September 5, 2017
Think of the three people whose advice you trust the most. Now think of the times they’ve given you constructive feedback. Odds are that though the message was difficult to hear, you were grateful for and acted upon that feedback because you knew that the other person had your best interests at heart.
Research shows that when we get constructive feedback from people with whom we don’t have a track record of trust and respect, we tend to become defensive and are less likely to act on the message. Before delivering a difficult message to an employee or coworker, keep these three things in mind:
- Giving feedback is not a right. A title isn’t enough – there must be a history of trust and respect before another person can act on unsolicited feedback in a non-defensive way.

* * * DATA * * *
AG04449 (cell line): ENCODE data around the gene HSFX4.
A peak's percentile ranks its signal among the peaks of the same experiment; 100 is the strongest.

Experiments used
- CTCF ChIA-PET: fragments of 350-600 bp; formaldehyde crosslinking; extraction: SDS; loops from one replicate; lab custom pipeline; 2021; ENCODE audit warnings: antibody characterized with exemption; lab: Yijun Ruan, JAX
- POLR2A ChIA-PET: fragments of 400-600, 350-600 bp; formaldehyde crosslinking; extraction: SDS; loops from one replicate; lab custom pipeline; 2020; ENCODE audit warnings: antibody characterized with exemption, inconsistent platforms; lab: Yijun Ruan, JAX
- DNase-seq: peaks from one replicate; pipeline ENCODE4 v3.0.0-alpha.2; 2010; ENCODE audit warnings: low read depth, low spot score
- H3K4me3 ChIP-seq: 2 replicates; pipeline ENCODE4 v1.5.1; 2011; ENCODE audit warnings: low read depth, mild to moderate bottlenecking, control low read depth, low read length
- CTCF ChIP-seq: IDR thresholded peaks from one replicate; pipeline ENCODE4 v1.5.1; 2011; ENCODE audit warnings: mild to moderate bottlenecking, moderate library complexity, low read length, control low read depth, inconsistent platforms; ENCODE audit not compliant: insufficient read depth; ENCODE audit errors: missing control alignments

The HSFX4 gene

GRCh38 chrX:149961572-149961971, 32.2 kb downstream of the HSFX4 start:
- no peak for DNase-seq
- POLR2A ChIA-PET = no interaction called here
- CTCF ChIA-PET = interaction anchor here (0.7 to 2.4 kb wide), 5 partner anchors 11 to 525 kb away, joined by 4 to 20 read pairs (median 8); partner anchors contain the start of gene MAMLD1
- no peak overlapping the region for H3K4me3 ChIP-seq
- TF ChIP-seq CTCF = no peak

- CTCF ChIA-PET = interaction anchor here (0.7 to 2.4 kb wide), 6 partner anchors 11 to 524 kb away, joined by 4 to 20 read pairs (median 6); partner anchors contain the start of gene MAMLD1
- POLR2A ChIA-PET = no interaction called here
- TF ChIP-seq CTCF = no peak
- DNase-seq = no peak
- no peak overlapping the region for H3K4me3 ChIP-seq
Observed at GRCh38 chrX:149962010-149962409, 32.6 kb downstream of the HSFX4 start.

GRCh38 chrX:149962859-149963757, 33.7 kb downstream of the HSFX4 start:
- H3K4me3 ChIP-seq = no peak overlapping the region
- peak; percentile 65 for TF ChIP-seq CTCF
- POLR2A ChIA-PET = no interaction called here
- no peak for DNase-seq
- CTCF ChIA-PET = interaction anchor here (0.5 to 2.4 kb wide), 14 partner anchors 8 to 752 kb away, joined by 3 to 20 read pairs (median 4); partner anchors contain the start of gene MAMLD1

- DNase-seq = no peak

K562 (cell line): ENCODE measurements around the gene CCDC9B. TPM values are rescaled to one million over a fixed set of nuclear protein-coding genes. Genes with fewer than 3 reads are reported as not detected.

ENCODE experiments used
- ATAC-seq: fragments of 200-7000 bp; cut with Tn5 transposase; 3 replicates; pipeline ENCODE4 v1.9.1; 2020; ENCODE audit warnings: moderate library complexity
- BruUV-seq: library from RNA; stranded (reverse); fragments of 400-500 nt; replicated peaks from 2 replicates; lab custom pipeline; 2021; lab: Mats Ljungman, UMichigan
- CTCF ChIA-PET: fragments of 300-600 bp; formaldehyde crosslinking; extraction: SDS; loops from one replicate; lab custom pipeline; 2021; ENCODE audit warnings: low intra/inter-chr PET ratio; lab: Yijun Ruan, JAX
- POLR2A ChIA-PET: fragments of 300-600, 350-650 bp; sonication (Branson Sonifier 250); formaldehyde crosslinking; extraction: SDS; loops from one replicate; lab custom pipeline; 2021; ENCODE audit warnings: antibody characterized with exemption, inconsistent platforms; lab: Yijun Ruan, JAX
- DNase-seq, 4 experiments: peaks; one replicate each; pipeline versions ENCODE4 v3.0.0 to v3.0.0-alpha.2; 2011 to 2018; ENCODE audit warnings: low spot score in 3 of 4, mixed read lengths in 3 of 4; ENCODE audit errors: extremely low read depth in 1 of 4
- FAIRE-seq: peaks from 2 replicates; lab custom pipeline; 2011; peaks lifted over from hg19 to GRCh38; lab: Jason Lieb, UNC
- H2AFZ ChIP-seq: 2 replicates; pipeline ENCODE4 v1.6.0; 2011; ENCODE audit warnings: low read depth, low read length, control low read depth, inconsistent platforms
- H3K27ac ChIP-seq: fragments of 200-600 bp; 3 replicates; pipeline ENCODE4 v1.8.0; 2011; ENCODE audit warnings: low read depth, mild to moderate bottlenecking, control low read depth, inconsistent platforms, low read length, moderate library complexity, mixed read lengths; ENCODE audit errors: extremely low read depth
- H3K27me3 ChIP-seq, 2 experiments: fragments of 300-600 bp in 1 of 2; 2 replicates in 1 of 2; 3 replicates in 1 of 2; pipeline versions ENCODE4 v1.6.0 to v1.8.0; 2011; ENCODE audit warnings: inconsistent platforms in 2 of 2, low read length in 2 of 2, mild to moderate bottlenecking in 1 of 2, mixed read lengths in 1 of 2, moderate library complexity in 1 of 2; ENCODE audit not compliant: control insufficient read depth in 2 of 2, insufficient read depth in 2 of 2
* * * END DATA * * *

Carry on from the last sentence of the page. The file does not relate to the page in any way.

- Feedback is different from performance reviews. The most effective feedback is given in the moment. By the time an employee’s annual performance review comes around, he or she should be hearing a summary of feedback received throughout the year.
- Feedback is a gift – but it’s up to the receiver whether to accept it. Feedback is information for another person to consider. It’s not the responsibility of the feedback giver to ensure that the feedback is acted upon.
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